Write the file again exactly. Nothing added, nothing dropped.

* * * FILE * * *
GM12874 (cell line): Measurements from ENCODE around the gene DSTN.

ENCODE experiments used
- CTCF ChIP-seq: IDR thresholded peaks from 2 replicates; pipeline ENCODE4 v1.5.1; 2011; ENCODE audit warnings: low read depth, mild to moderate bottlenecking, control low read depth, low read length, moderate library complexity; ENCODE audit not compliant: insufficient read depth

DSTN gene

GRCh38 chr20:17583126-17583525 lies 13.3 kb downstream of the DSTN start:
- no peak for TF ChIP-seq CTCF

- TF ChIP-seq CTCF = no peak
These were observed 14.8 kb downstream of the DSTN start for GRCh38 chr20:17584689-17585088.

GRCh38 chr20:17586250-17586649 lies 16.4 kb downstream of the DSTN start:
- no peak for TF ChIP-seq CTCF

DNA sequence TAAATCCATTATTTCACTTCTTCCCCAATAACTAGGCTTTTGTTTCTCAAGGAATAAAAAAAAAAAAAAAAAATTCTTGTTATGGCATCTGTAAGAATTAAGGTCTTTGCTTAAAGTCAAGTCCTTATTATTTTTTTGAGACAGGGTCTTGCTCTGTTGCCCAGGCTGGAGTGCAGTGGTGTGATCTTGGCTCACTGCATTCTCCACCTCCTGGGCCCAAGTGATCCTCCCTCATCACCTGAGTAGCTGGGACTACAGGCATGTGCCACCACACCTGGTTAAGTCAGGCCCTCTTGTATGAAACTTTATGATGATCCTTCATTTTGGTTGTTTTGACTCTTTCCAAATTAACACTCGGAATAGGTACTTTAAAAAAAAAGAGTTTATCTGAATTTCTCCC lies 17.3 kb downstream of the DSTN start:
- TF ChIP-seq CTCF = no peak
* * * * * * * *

GM12874 (cell line): Measurements from ENCODE around the gene DSTN.

ENCODE experiments used
- CTCF ChIP-seq: IDR thresholded peaks from 2 replicates; pipeline ENCODE4 v1.5.1; 2011; ENCODE audit warnings: low read depth, mild to moderate bottlenecking, control low read depth, low read length, moderate library complexity; ENCODE audit not compliant: insufficient read depth

DSTN gene

GRCh38 chr20:17583126-17583525 lies 13.3 kb downstream of the DSTN start:
- no peak for TF ChIP-seq CTCF

- TF ChIP-seq CTCF = no peak
These were observed 14.8 kb downstream of the DSTN start for GRCh38 chr20:17584689-17585088.

GRCh38 chr20:17586250-17586649 lies 16.4 kb downstream of the DSTN start:
- no peak for TF ChIP-seq CTCF

DNA sequence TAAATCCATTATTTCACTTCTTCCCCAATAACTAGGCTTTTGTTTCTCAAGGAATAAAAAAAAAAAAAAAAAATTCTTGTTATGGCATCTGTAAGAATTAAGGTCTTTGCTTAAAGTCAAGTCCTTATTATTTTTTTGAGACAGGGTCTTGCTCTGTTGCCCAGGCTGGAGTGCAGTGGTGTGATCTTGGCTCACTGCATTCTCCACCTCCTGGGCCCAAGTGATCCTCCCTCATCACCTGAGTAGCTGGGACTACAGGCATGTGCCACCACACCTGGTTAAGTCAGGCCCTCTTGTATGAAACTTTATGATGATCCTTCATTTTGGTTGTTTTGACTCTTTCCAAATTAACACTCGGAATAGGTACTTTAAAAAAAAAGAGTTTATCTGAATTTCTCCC lies 17.3 kb downstream of the DSTN start:
- TF ChIP-seq CTCF = no peak